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In Edhi’s footsteps

July 27, 2016


The writer is a former civil servant.
The writer is a former civil servant.

“I HAVE a handicap, I was a civil servant of the British Empire. My role in the last 30 to 40 years has been to do research and present results. I have powerful friends. We see ourselves as model makers. As an old man, I should know what is happening in Pakistan. We are living in a state of transition, like China. Every 200 or 300 years, there is a period of strife. I happen to live in one of those periods. I am committed to discovering the institutions of the future. Old institutions are dying, new ones are not born. This is my temptation: to show stability in a chaotic situation.”

These are the words of Dr Akhtar Hameed Khan, the founder of the Orangi Pilot Project in Karachi. Initiated in the 1980s, the project brought modern sanitation to the one million-strong community of Orangi and also raised their standard of living by introducing the facility of microfinance. It is a fascinating tale of how an idea can transform lives.

Convinced that he could not be of fruitful service to the people for whom he was engaged, Dr Khan resigned from imperial service in 1945. His resignation was understandable: the service at that time was meant to rule and not to serve the people. Since then, however, that concept has become obsolete and a new one needs to emerge — social work through service. In other words Edhi-isation of service is the future. There are a few other inspiring examples where civil servants have gone beyond the call of conventional duty and influenced millions of lives.

Social work through civil service is the future.

Mr Muhammad Amjad Saqib of Akhuwat Foundation is one example. Akhuwat Foundation is changing the lives of many by providing interest-free loans with little to no collateral. The idea originated from a donation of only Rs10,000: today the volume runs into billions. It is far better than income support schemes in the sense that it does not leave the self-respect and self-reliance of the individual compromised. In fact, in many cases, the borrowers become the donors as well.

Twenty-six years ago, Dr Asif Mahmood Jah, a civil servant, established the Customs Healthcare Society Pakistan, which runs a charity hospital in Lahore. As patron in chief of the institution, Dr Jah takes out time daily after his office hours to provide medical treatment to poor and needy patients during the more than two decades that the institution has been in existence. Besides the hospital, the organisation has also established healthcare clinics, schools and mobile hospitals across the country to provide healthcare as well as educational facilities to the underprivileged.

In 1989-90, Dr Zafar Qadir — then political agent and head of the district government in Kohlu, Balochistan — conceived the idea of launching an English medium, co-education, modern educational institution in the foothold of the Marri tribe to combat poverty and crime through educational endeavours and to encourage community development through a consultative process.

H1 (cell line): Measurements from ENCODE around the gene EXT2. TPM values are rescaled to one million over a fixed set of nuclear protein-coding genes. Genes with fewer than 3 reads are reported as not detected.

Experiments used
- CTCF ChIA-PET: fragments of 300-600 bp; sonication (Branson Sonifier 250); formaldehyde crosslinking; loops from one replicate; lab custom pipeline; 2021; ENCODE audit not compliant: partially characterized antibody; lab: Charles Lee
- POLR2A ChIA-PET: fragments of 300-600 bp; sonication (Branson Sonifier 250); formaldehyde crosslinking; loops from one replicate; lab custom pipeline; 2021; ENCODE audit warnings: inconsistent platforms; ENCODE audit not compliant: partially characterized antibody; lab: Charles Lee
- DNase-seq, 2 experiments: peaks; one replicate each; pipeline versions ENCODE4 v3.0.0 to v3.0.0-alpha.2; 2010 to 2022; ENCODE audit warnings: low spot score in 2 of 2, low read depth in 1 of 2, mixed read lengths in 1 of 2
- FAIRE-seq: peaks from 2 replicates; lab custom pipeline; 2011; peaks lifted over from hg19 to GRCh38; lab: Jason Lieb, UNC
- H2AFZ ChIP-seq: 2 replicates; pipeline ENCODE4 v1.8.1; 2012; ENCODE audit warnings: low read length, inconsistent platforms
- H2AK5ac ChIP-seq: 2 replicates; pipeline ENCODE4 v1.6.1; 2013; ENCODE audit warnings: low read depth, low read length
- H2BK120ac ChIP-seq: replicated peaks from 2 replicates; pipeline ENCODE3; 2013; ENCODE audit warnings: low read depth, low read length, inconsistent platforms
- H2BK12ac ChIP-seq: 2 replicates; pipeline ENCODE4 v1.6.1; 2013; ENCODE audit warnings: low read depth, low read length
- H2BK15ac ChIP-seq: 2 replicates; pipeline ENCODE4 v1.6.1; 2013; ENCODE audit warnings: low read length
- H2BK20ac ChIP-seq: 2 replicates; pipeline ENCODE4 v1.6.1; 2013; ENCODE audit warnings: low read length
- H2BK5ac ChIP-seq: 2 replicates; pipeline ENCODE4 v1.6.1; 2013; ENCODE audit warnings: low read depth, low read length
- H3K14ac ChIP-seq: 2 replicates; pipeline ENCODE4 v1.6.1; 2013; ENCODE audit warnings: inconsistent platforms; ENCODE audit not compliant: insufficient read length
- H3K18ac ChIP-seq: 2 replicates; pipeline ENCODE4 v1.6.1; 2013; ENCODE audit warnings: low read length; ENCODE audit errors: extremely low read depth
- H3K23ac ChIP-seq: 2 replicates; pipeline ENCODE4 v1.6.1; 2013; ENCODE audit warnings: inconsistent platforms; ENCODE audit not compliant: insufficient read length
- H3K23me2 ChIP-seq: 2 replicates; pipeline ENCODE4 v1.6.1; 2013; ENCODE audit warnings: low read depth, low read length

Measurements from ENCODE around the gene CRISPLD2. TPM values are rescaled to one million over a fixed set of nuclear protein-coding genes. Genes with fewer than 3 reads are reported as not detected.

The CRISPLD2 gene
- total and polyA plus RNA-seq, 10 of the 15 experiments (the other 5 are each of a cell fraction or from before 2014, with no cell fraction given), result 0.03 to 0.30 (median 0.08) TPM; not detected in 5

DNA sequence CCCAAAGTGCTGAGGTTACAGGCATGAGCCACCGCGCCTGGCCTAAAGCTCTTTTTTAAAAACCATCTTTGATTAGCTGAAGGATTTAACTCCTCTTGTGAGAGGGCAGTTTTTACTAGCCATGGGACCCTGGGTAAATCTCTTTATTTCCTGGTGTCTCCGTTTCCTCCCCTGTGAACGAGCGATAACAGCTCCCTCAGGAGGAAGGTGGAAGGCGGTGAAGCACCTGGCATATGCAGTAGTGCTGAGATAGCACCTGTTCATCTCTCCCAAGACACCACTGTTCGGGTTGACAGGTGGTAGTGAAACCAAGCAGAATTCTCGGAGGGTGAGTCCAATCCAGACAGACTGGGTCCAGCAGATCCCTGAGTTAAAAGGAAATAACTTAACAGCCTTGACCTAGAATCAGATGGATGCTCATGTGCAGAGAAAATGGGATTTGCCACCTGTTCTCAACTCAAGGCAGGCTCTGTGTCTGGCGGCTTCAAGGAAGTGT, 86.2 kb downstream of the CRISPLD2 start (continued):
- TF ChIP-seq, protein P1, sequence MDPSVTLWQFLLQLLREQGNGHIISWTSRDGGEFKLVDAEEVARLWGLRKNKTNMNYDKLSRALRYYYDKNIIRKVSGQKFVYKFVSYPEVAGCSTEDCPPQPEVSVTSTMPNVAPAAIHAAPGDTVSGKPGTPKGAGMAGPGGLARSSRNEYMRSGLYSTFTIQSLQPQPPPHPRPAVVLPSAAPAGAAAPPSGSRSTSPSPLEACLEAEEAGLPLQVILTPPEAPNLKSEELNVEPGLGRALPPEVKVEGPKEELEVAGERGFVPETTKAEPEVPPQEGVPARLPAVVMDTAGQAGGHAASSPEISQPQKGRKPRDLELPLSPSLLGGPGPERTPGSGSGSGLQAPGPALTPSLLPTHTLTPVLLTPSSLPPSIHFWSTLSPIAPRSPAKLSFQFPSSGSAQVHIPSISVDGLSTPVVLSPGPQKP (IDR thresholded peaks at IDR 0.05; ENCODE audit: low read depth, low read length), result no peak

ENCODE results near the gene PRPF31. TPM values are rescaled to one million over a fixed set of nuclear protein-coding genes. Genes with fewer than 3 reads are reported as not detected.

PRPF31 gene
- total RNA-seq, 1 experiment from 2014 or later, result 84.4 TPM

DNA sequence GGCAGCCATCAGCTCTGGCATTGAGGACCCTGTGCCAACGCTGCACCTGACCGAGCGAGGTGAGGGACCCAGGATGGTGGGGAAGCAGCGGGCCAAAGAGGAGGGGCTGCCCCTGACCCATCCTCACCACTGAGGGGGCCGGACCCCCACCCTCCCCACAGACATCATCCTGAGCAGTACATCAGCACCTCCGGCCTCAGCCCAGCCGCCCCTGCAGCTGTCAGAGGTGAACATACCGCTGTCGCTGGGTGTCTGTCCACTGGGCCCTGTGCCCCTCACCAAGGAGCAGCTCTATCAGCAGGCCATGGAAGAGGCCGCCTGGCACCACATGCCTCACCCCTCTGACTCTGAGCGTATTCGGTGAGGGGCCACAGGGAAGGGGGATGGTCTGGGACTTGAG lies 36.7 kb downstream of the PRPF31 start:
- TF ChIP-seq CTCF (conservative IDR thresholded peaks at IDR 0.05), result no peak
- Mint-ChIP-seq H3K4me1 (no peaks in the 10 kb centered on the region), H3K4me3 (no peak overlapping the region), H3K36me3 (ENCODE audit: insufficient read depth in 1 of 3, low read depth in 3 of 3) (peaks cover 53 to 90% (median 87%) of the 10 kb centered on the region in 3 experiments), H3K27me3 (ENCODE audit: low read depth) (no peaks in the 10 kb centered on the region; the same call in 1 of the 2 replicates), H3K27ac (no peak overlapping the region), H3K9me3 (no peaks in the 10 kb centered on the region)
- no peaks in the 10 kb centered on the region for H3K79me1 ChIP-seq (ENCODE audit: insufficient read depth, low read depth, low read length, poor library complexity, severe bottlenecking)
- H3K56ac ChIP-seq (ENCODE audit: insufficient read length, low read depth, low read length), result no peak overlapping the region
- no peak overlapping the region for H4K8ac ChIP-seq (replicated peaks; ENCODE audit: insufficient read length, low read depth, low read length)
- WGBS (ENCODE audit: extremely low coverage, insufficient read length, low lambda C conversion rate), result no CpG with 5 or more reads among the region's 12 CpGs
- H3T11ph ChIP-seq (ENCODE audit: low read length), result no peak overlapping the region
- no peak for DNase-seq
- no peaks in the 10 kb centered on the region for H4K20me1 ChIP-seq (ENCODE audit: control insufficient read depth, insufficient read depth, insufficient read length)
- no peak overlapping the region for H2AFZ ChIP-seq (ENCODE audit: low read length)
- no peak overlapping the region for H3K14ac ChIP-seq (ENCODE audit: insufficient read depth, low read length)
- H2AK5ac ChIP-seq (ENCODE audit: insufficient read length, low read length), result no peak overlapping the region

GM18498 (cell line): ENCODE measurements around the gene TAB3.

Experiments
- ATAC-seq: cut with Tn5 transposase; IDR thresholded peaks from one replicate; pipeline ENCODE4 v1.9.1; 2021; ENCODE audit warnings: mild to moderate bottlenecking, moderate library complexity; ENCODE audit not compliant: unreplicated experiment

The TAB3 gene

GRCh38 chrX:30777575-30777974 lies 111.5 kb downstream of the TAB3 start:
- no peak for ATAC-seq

The first school was established in Kohlu in the year 1989. The student strength initially stood at only 30 students. Today, the organisation, which was subsequently named Taaleem Foundation, educates 4,000 students per year. Thus, to its credit, Taaleem Foundation has been successful in providing access to quality education in Balochistan where even the state has failed to do the same.

Mr Syed Javaid Nisar, a successful civil servant and an inspiring trainer for years at the civil services academy moulding the young civil servants into able officers, has established Medibank, which provides free medicines to all the major hospitals in Pakistan.

There are many more such examples. Civil servants by virtue of the nature of their jobs are in an ideal position to facilitate people; they have the resources to help and serve. I have always advocated better perks and privileges for civil servants; these are indeed important but so is the spirit of public service that must be inculcated among civil servants. When one embarks on the journey of civil service it has to be for public service. This has to be an informed decision, a choice that only those should make who are ready to offer sacrifice in the line of duty. For civil servants in Pakistan who have to face many financial constraints and political pressures, even doing their duty diligently is social service.

Lastly, the typical bureaucrat with a bloated ego will have to give way to the polite social worker that hides somewhere inside the same persona but gets overpowered by materialistic influences. The service must recognise and appreciate the social entrepreneurs because they are the true agents of change. Accolades for Abdul Sattar Edhi are perfectly fine but a truly fitting tribute to the man who let his actions speak louder than words would be the Edhi-isation of civil service.

The writer is a former civil servant.

Published in Dawn, July 27th, 2016